Hymnspiration: Come Thou Fount of Every Blessing

RobertRobinsonThe author of today’s hymn, Robert Robinson, was born in Swaffham, Norfolk, England in 1735 of humble parentage.  His father passed away while Robert was still a young boy.  His mother, a godly woman, desired that Robert become a minister in the Church of England, but being impoverished he was instead indentured to a London barber in 1749.

As it turned out the profession of barbering was not suitable for Robert who loved to study and read.  His apprenticeship ended just before he would have completed his indenture, however.  One day Robert and some of his friends (some say his fellow thugs) were out and about one Sunday when they encountered a fortune-teller who they proceeded to ply with liquor and make her drunk, this in order to convince her to tell their fortunes for free and have a good laugh.

Whether on that day or another, the story goes that Robert and his friends made their way to an evangelistic meeting where renowned preacher George Whitefield was speaking – presumably so that could also make light of his message.

Instead, Whitefield’s text from Matthew 3:7 regarding “the wrath to come” set Robert on a path of turmoil and fear for the next three years.  By the time he was twenty years old, Robert had found “peace by believing” on December 10, 1755.  He recorded the event, curiously in Latin, on the leaf of one of his books:

Robertus, Michaelis Mariseque Robinson filius. Natus Swaffhami, comitatu Norfolciae, Saturni die Sept. 27, 1735. Renatus Sabbati die, Maii 24,1752, per predicationem potentem Georgii Whitefield. Et gustatis doloribus renovationis duos annosque septem absolutionem plenam gratuitamque, per sanguinem pretiosum Jesu Christi, inveni (Tuesday, December 10, 1755) cui sit honor et gloria in secula seculorum. Amen.

Until 1758 he remained in London, sitting under the ministries of men like John Wesley and John Gill.  That same year he also penned the words to the hymn Come Thou Fount of Every Blessing to accompany a sermon he preached at a Methodist church.  The tune, entitled Nettleton, was composed several years later in 1813 by John Wyeth, named for Reverend Asahel Nettleton.

Come, Thou Fount of every blessing,
Tune my heart to sing Thy grace;
Streams of mercy, never ceasing,
Call for songs of loudest praise.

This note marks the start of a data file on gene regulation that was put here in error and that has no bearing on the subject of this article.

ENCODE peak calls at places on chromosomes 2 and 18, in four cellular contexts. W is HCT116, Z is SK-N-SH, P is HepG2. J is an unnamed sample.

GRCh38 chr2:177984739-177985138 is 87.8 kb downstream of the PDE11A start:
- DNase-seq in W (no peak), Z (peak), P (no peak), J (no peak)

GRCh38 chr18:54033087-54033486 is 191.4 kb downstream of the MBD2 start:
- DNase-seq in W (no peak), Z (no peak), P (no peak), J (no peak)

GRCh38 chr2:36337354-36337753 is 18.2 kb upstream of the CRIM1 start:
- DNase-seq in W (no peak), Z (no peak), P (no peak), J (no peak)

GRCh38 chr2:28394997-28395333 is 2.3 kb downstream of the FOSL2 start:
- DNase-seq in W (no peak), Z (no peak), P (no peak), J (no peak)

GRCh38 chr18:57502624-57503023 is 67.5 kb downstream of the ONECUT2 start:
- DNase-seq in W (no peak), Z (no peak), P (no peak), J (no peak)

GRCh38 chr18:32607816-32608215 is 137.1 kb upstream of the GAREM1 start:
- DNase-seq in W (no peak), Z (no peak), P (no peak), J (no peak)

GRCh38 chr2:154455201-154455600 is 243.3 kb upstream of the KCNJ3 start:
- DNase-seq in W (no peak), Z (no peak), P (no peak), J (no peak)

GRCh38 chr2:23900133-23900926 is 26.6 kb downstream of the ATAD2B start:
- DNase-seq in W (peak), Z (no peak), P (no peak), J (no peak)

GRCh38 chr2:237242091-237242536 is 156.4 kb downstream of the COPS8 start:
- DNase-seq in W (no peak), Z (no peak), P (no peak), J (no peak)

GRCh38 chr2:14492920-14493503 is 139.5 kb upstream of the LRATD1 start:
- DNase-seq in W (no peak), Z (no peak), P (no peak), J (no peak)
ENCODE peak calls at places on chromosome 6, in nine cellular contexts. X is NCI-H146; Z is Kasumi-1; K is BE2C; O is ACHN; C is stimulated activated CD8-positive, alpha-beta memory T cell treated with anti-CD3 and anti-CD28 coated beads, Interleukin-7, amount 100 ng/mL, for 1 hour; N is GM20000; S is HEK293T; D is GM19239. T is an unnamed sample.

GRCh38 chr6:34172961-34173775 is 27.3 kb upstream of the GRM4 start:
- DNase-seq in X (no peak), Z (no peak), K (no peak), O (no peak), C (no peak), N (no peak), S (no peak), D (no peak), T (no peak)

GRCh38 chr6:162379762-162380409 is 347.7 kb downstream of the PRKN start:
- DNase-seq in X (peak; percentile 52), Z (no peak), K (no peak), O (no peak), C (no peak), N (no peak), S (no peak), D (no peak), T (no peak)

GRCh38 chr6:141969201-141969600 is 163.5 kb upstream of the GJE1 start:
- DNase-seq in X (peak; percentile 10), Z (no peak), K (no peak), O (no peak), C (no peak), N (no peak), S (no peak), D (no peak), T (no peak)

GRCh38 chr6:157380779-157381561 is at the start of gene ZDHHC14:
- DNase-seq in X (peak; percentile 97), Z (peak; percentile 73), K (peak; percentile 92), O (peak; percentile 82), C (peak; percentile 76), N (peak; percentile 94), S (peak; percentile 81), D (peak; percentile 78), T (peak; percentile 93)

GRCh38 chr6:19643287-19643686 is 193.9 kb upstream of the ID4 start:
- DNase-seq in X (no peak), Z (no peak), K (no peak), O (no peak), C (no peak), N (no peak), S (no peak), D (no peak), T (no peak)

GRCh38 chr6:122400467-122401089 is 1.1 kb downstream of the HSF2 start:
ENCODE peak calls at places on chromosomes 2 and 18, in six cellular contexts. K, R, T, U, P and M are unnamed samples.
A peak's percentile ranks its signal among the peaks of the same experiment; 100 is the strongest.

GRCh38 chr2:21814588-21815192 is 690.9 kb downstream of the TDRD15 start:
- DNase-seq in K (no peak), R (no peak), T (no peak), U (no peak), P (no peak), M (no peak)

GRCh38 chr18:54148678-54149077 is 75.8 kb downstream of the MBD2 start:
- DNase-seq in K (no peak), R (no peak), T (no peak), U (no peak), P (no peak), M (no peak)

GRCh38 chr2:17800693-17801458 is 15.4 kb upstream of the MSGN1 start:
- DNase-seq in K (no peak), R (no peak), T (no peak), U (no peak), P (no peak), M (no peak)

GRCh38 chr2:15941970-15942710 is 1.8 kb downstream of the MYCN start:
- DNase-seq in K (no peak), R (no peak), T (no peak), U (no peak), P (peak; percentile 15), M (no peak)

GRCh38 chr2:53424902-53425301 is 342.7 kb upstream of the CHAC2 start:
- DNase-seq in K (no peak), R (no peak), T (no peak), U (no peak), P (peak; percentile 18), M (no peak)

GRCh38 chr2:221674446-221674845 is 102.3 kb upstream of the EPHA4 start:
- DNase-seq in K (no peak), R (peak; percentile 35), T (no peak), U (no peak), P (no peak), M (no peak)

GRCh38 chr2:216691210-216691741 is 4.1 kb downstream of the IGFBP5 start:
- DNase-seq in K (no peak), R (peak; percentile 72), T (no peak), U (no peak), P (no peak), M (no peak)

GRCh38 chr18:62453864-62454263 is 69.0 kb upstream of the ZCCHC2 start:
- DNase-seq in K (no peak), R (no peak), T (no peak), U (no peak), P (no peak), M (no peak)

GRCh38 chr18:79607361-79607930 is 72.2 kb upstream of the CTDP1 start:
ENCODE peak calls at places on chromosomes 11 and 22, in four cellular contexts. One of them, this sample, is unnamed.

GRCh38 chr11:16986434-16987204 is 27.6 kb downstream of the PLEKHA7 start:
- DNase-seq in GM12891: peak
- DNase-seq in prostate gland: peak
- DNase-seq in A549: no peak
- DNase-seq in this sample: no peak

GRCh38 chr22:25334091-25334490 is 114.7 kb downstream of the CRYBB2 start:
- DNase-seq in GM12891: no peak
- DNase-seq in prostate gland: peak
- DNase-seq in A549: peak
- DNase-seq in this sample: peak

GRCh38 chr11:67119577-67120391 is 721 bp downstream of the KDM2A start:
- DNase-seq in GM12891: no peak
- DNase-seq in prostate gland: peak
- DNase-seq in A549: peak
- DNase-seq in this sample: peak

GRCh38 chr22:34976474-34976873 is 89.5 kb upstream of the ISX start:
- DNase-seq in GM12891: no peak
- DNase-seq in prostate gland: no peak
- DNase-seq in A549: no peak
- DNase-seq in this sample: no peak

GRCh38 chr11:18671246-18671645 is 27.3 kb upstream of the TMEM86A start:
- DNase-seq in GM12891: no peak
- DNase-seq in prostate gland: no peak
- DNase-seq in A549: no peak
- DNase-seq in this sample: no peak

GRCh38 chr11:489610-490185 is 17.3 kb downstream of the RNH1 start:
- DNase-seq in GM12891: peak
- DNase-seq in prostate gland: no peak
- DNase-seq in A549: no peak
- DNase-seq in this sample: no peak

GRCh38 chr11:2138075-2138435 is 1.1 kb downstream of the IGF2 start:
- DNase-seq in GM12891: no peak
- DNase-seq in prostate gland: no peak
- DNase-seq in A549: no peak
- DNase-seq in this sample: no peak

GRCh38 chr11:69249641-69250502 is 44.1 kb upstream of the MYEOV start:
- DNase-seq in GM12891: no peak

Teach me some melodious sonnet,
Sung by flaming tongues above.
Praise the mount! I’m fixed upon it,
Mount of Thy redeeming love.

Sorrowing I shall be in spirit,
Till released from flesh and sin,
Yet from what I do inherit,
Here Thy praises I’ll begin;
Here I raise my Ebenezer;
Here by Thy great help I’ve come;
And I hope, by Thy good pleasure,
Safely to arrive at home.

Jesus sought me when a stranger,
Wandering from the fold of God;
He, to rescue me from danger,
Interposed His precious blood;
How His kindness yet pursues me
Mortal tongue can never tell,
Clothed in flesh, till death shall loose me
I cannot proclaim it well.

O to grace how great a debtor
Daily I’m constrained to be!
Let Thy goodness, like a fetter,
Bind my wandering heart to Thee.
Prone to wander, Lord, I feel it,
Prone to leave the God I love;
Here’s my heart, O take and seal it,
Seal it for Thy courts above.

O that day when freed from sinning,
I shall see Thy lovely face;
Clothed then in blood washed linen
How I’ll sing Thy sovereign grace;
Come, my Lord, no longer tarry,
Take my ransomed soul away;
Send thine angels now to carry
Me to realms of endless day.

In 1759 Robert was invited to serve at Stone Yard Baptist Church in Cambridge where he preached his first sermon on January 8, 1759, of course after he had been baptized by immersion as was the custom of Baptists.  Although he had been called only to fill in, his popularity amongst the congregants grew until in 1761 he heeded their call and became the full-time pastor.  He began to write and publish scholarly works in 1770 and in 1781 was asked by the Baptists of London to write their history.  The History of Baptists was published in 1790 and Robert Robinson died that same year on June 9.

Some believe that Robinson later forsook his Baptist faith and leaned more toward Unitarianism.    More than one source purports that Robinson lapsed into sin occasionally (“prone to wander”), although it appears that he served faithfully for several years as pastor at Stone Yard.  Given the record of his ministry and scholarly writings, it does seem a bit far-fetched as it has been noted that after the accusation he preached a sermon where he declared, “Christ in Himself is a person infinitely lovely as both God and man.”

Have a GREAT day . . . someday it will be HISTORY!

© Sharon Hall (Digging History), 2014.


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